Prior to the coronavirus pandemic, the term ‘gig economy’ was synonymous with Uber drivers, but throughout the crisis, we’ve also seen other types of gig crowds gathered in large numbers, many of which were dedicated to supporting essential services such as grocery order pick up and food delivery. Beyond Instacart, Uber-Eats and Deliveroo gig crowds helping to keep food accessible, in the pandemic, the gig model has also extended to other important services, including couriers, and customer service agents taking queries on an on-demand basis.

The flexibility of the gig has worked well during the pandemic and for these companies as by nature, the gig economy can flex with demand for periods of higher and lower volume. It can be big (hence the common term ‘gig crowd’) during holiday rush periods, or it can scale down with ease, which is why many large companies have been adding gig crowds alongside their traditional employee base.

But as the gig economy expands, how is managing a gig crowd different from managing employees? And what can companies do to manage these people successfully, so that they can improve upon what is often painted as a negative picture associated with the gig economy?

Provide Good Guiding Principles for Those Who Gig

Becoming over reliant on any one gig is a top concern: most employers using gig models don’t position their offerings as a replacement for full-time work, but when the model works well, it’s tempting to dedicate more time to the gig that seemingly just keeps giving. Ideally, companies should not be encouraging this type of ‘sole gig’ career type of work, as it creates dependency in an environment where traditionally, availability of work can fluctuate.

High entry costs are another area of concern: think Uber – you need a car. This is why many people are looking at different types of gig tasks, such as gig customer service, where all you need is a mobile phone or a computer and sufficient product knowledge to start earning money. If the gigger chooses to move on, they can do so quite easily without running up any debt associated with the opportunity.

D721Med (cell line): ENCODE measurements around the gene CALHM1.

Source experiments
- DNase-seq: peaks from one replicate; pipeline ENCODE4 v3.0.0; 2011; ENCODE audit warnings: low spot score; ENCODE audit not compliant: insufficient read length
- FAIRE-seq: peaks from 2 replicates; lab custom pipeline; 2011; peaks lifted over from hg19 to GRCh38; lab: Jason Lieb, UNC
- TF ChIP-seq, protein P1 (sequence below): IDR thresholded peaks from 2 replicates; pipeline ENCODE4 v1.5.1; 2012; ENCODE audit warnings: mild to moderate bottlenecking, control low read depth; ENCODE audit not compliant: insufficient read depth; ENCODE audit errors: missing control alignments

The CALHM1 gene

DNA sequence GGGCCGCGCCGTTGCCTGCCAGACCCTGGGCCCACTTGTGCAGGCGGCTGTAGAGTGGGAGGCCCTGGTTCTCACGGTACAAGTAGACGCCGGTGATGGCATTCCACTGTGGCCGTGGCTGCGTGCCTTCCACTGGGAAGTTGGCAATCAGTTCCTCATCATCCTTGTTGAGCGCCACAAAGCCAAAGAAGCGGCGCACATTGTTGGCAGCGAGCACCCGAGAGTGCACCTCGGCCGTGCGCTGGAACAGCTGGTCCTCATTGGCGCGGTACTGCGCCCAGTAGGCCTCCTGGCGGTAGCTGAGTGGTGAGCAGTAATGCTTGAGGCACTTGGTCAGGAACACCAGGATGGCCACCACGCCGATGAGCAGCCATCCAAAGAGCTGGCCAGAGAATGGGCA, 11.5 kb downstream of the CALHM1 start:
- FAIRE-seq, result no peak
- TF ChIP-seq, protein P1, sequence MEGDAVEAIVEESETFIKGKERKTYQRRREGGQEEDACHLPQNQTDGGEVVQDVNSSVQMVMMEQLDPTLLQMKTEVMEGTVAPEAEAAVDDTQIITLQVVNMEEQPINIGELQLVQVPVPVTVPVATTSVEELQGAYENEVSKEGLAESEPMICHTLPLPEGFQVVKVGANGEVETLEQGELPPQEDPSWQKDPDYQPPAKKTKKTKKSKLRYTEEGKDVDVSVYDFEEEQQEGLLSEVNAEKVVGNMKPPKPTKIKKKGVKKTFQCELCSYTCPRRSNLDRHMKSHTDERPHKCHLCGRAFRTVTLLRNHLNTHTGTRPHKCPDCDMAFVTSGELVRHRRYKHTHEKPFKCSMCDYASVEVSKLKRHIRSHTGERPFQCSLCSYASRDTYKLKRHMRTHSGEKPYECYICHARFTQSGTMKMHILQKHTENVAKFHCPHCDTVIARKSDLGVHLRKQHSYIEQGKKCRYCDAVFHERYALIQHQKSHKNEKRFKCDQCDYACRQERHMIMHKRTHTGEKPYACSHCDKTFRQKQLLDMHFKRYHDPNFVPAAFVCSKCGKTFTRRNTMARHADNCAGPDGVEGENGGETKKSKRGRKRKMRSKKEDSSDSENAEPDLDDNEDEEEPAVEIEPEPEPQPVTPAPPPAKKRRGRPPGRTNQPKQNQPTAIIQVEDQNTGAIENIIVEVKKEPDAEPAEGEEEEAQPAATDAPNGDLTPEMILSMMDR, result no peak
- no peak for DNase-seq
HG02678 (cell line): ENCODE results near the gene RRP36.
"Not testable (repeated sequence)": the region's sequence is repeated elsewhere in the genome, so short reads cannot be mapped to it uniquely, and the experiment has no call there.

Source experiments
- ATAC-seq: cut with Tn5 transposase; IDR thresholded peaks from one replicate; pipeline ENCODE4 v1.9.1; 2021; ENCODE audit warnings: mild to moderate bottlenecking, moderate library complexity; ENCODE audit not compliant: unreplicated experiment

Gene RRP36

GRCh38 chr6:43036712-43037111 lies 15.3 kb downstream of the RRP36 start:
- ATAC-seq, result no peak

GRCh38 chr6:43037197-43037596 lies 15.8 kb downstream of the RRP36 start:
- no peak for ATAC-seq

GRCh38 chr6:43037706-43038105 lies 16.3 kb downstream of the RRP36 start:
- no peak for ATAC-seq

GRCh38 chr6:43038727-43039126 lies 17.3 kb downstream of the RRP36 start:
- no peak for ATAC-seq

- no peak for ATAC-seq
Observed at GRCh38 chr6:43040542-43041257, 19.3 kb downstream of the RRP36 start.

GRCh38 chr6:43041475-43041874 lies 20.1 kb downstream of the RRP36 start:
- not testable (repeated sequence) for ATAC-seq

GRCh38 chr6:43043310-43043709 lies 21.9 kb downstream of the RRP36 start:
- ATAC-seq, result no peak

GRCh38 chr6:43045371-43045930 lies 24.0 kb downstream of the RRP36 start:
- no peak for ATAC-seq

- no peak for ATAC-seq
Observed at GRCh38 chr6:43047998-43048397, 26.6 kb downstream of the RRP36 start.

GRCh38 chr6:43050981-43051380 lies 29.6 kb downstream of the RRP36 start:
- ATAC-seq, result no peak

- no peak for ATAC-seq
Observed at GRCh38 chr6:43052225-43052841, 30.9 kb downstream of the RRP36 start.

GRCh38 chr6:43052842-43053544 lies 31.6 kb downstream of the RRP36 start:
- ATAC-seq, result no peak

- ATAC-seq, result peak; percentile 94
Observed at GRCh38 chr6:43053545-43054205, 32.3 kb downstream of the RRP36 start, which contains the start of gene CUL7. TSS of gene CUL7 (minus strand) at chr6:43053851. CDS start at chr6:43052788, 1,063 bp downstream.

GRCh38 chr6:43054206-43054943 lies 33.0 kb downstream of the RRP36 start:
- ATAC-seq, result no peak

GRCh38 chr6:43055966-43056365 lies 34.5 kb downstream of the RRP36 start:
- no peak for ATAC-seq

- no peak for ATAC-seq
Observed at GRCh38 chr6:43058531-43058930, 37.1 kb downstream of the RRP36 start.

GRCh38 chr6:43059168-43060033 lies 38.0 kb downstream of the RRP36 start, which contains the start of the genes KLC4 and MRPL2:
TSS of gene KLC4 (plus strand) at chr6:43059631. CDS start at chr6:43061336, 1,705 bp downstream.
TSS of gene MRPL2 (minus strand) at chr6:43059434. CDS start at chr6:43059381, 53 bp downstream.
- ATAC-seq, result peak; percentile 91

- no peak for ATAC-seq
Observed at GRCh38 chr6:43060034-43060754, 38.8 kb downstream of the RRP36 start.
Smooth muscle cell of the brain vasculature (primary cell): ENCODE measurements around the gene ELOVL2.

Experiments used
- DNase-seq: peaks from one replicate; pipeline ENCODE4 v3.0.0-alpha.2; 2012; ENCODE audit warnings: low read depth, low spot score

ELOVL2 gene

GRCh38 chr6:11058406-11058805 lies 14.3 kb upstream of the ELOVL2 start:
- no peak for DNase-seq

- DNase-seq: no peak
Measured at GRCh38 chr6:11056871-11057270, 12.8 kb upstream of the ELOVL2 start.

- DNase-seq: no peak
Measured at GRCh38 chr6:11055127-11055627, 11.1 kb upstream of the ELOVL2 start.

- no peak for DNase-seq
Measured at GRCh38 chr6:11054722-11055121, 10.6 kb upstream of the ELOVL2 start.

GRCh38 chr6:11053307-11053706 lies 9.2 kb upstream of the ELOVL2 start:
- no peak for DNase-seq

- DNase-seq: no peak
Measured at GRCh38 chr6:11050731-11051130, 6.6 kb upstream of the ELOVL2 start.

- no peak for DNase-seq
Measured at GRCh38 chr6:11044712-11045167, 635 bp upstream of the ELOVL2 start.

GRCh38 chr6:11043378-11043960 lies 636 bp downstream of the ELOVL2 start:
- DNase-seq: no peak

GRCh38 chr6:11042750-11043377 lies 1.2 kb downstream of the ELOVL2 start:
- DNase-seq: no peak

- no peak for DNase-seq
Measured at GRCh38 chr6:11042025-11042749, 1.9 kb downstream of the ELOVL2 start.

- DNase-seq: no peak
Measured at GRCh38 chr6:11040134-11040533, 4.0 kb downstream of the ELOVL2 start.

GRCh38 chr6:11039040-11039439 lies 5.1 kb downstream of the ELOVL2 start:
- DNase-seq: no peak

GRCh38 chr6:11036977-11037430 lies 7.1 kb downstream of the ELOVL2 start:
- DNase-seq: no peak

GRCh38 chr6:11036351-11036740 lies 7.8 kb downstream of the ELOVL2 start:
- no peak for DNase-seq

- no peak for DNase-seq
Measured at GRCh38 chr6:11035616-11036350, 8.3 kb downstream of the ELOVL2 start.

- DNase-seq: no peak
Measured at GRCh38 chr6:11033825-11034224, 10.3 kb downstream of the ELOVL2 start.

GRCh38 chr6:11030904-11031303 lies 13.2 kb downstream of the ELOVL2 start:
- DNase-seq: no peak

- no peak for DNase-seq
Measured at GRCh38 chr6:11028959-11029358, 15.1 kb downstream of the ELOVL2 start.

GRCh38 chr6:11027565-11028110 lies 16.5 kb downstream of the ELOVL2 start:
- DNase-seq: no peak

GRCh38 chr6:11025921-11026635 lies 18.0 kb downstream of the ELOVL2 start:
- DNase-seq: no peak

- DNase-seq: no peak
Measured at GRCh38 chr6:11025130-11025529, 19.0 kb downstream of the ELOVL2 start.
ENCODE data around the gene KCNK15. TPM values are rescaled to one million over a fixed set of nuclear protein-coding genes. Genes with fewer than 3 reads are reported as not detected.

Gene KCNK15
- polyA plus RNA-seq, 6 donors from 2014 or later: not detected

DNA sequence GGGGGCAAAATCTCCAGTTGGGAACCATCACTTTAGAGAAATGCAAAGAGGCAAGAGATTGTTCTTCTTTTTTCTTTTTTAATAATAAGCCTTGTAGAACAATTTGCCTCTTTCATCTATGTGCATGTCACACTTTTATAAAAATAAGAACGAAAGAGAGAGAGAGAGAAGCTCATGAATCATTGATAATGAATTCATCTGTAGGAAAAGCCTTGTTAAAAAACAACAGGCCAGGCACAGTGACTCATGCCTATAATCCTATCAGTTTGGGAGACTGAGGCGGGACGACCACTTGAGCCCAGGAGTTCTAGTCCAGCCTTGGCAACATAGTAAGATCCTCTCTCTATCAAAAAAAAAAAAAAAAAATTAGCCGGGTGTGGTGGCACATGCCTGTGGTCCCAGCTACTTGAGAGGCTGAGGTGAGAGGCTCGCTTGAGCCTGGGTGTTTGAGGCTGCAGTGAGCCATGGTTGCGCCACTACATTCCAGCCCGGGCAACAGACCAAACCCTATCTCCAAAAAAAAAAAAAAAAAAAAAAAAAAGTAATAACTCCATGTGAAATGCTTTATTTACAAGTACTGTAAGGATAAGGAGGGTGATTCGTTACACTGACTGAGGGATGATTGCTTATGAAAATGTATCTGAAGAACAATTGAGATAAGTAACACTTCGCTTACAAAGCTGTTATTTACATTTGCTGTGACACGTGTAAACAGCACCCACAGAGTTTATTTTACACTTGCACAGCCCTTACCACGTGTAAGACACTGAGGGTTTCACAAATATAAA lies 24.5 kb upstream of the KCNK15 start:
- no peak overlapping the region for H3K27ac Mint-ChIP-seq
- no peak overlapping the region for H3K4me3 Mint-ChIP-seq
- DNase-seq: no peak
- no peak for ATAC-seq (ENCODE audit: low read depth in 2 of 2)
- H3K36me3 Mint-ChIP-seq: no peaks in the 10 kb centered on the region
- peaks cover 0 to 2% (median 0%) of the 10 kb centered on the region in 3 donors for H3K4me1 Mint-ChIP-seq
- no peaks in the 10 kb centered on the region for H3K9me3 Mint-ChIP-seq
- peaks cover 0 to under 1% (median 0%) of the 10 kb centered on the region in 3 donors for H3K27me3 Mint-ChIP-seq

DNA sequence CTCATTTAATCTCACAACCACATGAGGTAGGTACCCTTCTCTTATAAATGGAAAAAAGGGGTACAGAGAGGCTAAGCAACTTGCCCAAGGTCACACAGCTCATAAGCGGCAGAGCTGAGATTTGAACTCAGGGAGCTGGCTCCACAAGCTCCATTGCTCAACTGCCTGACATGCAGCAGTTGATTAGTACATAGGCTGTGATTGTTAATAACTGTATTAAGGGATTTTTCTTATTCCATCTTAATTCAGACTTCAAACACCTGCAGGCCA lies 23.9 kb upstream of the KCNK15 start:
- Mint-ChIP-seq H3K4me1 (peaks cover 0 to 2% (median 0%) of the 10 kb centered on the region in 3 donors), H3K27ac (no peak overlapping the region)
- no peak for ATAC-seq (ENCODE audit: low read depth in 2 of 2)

Create a Community

Online community management skills are essential: your gig crowd may never meet those invested in the operational side of the business, but they need to feel as though businesses are investing in them, and providing them with instantaneous support and all the tools and coaching they need to do their jobs to the best of their ability. Businesses need to keep their gig crowds engaged in order to retain them, which can be done by creating status levels to promote progression, or even gamification and rewards.

Pay Per Gig, Pay On Time

There are many ideals associated with the gig economy, and companies need to ensure they are upholding its values. While some people may gig for supplemental income, others do it because they are financially strapped and unable to secure permanent work. Regardless, companies should be treating all categories of people who gig the same: people should not only have choice in setting their shift and schedules – they should have complete flexibility, with no schedules, commitments or penalties.

This means that companies will need to adapt payroll so that will satisfy the on-demand nature of the gig model, and that the distribution channels for routing gig tasks are in place, separate to the operational processes of full time employees. Pay also needs to be adapted to local markets and paid in local currencies, and people need to be protected through local, gig-compliant T&Cs.

Make Them Feel Valued

The best way to make those who gig feel valued is to connect them with their end customers so that they can get direct feedback on the service and support they’ve provided, and also see how they have made a difference to someone.

Attitudes towards the gig economy have changed in the past decade, and continue to evolve quickly in the time of the pandemic. Businesses seem to have learned tentatively from the experiences of the pioneering gig companies and as such are taking steps to embrace more sustainable and responsible models of operation.

Some people may think that a gig workforce is less reliable than a contracted one, but really, giggers are at least as equally reliable, and the gig crowd can be expanded to soak up more work like a sponge. Ultimately, the gig economy has gone a long way to proving itself during the time of COVID-19 and if we want to see it continue to evolve, we need to adopt a ‘good gig’ model that naturally embraces practices which positively impact the lives of the gig crowd, the end-customer, and the businesses involved.